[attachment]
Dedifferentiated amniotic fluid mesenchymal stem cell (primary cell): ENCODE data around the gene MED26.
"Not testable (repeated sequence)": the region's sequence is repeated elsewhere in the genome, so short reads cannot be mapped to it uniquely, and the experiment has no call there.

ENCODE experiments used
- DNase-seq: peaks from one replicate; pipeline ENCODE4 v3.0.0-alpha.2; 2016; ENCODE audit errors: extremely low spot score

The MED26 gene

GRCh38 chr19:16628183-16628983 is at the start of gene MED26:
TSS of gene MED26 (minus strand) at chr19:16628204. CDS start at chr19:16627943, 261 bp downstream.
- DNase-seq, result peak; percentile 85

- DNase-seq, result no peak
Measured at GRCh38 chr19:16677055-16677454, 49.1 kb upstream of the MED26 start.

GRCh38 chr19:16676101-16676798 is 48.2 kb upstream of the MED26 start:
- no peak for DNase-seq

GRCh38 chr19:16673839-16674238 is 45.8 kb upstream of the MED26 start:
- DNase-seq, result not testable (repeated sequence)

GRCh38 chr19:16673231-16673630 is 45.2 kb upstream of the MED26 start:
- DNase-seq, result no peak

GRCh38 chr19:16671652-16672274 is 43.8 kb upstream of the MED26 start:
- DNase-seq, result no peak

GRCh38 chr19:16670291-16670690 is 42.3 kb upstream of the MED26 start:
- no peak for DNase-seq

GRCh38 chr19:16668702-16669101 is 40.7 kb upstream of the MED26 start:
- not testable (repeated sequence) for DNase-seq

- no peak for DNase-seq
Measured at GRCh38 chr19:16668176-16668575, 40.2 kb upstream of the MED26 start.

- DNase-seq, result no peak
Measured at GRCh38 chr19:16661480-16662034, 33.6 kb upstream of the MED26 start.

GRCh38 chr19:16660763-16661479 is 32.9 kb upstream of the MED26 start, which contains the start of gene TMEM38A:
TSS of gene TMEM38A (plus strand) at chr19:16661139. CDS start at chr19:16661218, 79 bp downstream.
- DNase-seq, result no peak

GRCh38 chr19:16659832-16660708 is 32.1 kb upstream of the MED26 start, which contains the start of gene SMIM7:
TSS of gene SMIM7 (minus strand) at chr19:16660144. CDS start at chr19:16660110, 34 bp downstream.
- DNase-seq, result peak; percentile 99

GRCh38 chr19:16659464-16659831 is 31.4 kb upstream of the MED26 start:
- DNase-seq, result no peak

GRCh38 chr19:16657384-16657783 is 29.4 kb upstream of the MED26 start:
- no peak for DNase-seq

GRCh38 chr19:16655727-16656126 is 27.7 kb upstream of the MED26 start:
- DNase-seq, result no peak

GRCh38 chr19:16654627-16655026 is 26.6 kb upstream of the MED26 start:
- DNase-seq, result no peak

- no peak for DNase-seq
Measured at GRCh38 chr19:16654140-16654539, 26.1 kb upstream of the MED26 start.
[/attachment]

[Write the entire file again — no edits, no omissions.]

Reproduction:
Dedifferentiated amniotic fluid mesenchymal stem cell (primary cell): ENCODE data around the gene MED26.
"Not testable (repeated sequence)": the region's sequence is repeated elsewhere in the genome, so short reads cannot be mapped to it uniquely, and the experiment has no call there.

ENCODE experiments used
- DNase-seq: peaks from one replicate; pipeline ENCODE4 v3.0.0-alpha.2; 2016; ENCODE audit errors: extremely low spot score

The MED26 gene

GRCh38 chr19:16628183-16628983 is at the start of gene MED26:
TSS of gene MED26 (minus strand) at chr19:16628204. CDS start at chr19:16627943, 261 bp downstream.
- DNase-seq, result peak; percentile 85

- DNase-seq, result no peak
Measured at GRCh38 chr19:16677055-16677454, 49.1 kb upstream of the MED26 start.

GRCh38 chr19:16676101-16676798 is 48.2 kb upstream of the MED26 start:
- no peak for DNase-seq

GRCh38 chr19:16673839-16674238 is 45.8 kb upstream of the MED26 start:
- DNase-seq, result not testable (repeated sequence)

GRCh38 chr19:16673231-16673630 is 45.2 kb upstream of the MED26 start:
- DNase-seq, result no peak

GRCh38 chr19:16671652-16672274 is 43.8 kb upstream of the MED26 start:
- DNase-seq, result no peak

GRCh38 chr19:16670291-16670690 is 42.3 kb upstream of the MED26 start:
- no peak for DNase-seq

GRCh38 chr19:16668702-16669101 is 40.7 kb upstream of the MED26 start:
- not testable (repeated sequence) for DNase-seq

- no peak for DNase-seq
Measured at GRCh38 chr19:16668176-16668575, 40.2 kb upstream of the MED26 start.

- DNase-seq, result no peak
Measured at GRCh38 chr19:16661480-16662034, 33.6 kb upstream of the MED26 start.

GRCh38 chr19:16660763-16661479 is 32.9 kb upstream of the MED26 start, which contains the start of gene TMEM38A:
TSS of gene TMEM38A (plus strand) at chr19:16661139. CDS start at chr19:16661218, 79 bp downstream.
- DNase-seq, result no peak

GRCh38 chr19:16659832-16660708 is 32.1 kb upstream of the MED26 start, which contains the start of gene SMIM7:
TSS of gene SMIM7 (minus strand) at chr19:16660144. CDS start at chr19:16660110, 34 bp downstream.
- DNase-seq, result peak; percentile 99

GRCh38 chr19:16659464-16659831 is 31.4 kb upstream of the MED26 start:
- DNase-seq, result no peak

GRCh38 chr19:16657384-16657783 is 29.4 kb upstream of the MED26 start:
- no peak for DNase-seq

GRCh38 chr19:16655727-16656126 is 27.7 kb upstream of the MED26 start:
- DNase-seq, result no peak

GRCh38 chr19:16654627-16655026 is 26.6 kb upstream of the MED26 start:
- DNase-seq, result no peak

- no peak for DNase-seq
Measured at GRCh38 chr19:16654140-16654539, 26.1 kb upstream of the MED26 start.